HEALTH SOCIAL & HEALTH

Cantacuzino Institute to rise from the ashes only with political and financial support

Adrian Ionel, the new manager of the Cantacuzino Research & Development National Institute, stated that he hopes that the institute will become operational in two years’ time, however political and financial support is needed for that.
“I was appointed manager of the Cantacuzino Institute on August 12. In a way, I continue to coordinate Unifarm’s activity too, managing with great effort to render it operational. I have the hope that in two years’ time the Cantacuzino Institute would be operational, but consistent multi-annual political and financial support is needed for that. Without that support I will not continue my activity,” Adrian Ionel stated according to ziare.com.
“I believe I need one month in order to analyze the stage of the works, their quality, the losses registered by the Cantacuzino Institute. I also have to analyze what worked and what didn’t work. But, I reiterate, I will not continue without multi-annual political and financial support,” Adrian Ionel added.
The new manager added that he has already drawn-up a plan but will adopt it depending on the results of the analysis.
“I talked with the Education Minister and with the Research Authority about the need to back this management plan. We have to stand shoulder to shoulder because so far the institution’s managers took the blame every time. Without the authorities’ support an institute of this importance and size cannot develop a high European-level production and research activity,” Adrian Ionel added.
State budget financing
Adrian Ionel replaced Adrian Onu as manager of the Cantacuzino Institute. Onu resigned in early March, arguing that the authorities did not help him “put the institute back on its feet.” Onu will continue to be the institute’s scientific director.
The Cantacuzino Institute, one of the most appreciated vaccine producers in the world, became a public interest institution and received RON 44.5 M after the budget correction, a sum that covers the debt that the institute owes to the state as well as its salary and operational expenditures until the end of the year. Starting in 2016, financing for the Cantacuzino Institute will be included in the state budget, as Education Minister Sorin Cimpeanu stated in July.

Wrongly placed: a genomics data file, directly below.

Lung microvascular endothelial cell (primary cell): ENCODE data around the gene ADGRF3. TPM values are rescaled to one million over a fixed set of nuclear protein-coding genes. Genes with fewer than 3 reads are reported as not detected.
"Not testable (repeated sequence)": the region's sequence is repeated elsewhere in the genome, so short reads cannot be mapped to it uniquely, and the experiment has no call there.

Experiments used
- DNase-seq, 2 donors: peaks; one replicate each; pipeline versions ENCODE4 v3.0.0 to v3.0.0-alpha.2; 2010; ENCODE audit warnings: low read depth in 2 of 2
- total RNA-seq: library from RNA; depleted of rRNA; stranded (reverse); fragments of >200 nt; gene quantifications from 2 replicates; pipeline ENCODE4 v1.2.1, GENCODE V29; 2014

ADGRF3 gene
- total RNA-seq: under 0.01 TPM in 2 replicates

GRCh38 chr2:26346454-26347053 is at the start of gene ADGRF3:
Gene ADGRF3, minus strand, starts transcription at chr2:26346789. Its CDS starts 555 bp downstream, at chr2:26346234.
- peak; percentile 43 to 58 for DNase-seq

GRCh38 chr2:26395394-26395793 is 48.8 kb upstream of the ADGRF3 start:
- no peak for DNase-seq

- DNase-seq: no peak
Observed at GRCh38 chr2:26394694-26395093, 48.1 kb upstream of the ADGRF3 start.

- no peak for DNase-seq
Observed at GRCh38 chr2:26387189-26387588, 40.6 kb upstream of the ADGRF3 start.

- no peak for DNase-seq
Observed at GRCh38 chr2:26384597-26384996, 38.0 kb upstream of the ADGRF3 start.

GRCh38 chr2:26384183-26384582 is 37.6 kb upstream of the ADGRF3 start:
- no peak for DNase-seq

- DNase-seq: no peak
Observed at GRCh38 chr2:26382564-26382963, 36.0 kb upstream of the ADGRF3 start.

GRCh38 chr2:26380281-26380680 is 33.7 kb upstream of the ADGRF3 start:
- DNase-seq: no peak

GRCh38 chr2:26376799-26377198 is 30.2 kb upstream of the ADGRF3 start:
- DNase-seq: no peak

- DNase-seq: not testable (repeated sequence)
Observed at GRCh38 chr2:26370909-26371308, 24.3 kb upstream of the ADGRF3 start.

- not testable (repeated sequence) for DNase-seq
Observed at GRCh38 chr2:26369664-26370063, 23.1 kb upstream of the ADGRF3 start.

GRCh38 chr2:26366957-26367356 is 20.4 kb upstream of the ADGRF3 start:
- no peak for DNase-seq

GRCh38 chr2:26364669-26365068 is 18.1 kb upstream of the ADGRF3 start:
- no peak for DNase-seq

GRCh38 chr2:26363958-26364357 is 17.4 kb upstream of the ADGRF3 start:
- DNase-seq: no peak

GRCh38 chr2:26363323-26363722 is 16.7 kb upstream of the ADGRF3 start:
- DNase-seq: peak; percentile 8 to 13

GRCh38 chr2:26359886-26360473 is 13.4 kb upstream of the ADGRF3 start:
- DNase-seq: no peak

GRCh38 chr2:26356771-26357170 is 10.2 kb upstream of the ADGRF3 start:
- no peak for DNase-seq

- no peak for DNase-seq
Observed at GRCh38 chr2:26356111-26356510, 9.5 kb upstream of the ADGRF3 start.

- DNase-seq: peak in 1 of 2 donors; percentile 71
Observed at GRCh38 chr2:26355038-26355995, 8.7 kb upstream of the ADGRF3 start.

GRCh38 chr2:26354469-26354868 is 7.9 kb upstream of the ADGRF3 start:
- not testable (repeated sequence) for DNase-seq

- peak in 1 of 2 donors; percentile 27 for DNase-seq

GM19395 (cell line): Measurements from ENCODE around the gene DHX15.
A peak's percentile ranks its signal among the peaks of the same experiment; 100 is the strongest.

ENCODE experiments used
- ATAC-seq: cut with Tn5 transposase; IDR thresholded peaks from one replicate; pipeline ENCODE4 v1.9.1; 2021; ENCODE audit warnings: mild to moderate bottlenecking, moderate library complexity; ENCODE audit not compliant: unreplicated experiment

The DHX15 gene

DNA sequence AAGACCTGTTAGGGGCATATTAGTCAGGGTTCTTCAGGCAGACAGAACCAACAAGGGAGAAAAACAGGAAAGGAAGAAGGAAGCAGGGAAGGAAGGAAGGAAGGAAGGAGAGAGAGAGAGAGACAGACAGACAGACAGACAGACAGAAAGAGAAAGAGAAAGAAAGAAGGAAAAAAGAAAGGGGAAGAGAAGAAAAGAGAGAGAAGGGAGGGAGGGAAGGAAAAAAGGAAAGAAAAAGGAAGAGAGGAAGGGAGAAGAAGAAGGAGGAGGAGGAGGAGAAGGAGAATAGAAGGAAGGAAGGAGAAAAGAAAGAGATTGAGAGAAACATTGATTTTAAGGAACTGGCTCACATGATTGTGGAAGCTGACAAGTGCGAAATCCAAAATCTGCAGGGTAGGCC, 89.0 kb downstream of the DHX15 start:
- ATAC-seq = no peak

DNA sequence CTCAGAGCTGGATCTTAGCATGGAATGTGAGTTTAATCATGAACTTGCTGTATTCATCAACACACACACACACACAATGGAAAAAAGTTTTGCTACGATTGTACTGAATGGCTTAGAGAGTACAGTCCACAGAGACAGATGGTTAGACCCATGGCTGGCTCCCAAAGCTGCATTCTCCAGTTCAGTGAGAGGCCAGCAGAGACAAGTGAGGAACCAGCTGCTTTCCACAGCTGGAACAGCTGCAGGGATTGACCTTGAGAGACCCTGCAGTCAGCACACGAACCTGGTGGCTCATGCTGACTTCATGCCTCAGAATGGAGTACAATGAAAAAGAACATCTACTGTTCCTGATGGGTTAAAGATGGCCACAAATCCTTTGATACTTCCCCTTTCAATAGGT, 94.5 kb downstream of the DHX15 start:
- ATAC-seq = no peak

The Institute’s decline started in February 2010, after the National Drug Agency cancelled its permit to sell intra-venous products, including vaccines, because its good manufacturing practices standard had expired. In these conditions, some national vaccination programmes were frozen for several months and the authorities had to import vaccines.
In October 2014 the Cantacuzino Institute was transferred from the Health Ministry to the Education Ministry. On January 22 this year the memorandum on the restructuring of the Cantacuzino Institute was signed, entailing the erasing of its debts toward ANAF and the labelling of its public health activity as a service of general economic interest.
Cantacuzino Institute employees and medical students staged several protests against the situation the institution found itself in, demanding the support and involvement of President Klaus Iohannis in order to prevent the institute’s dissolution.

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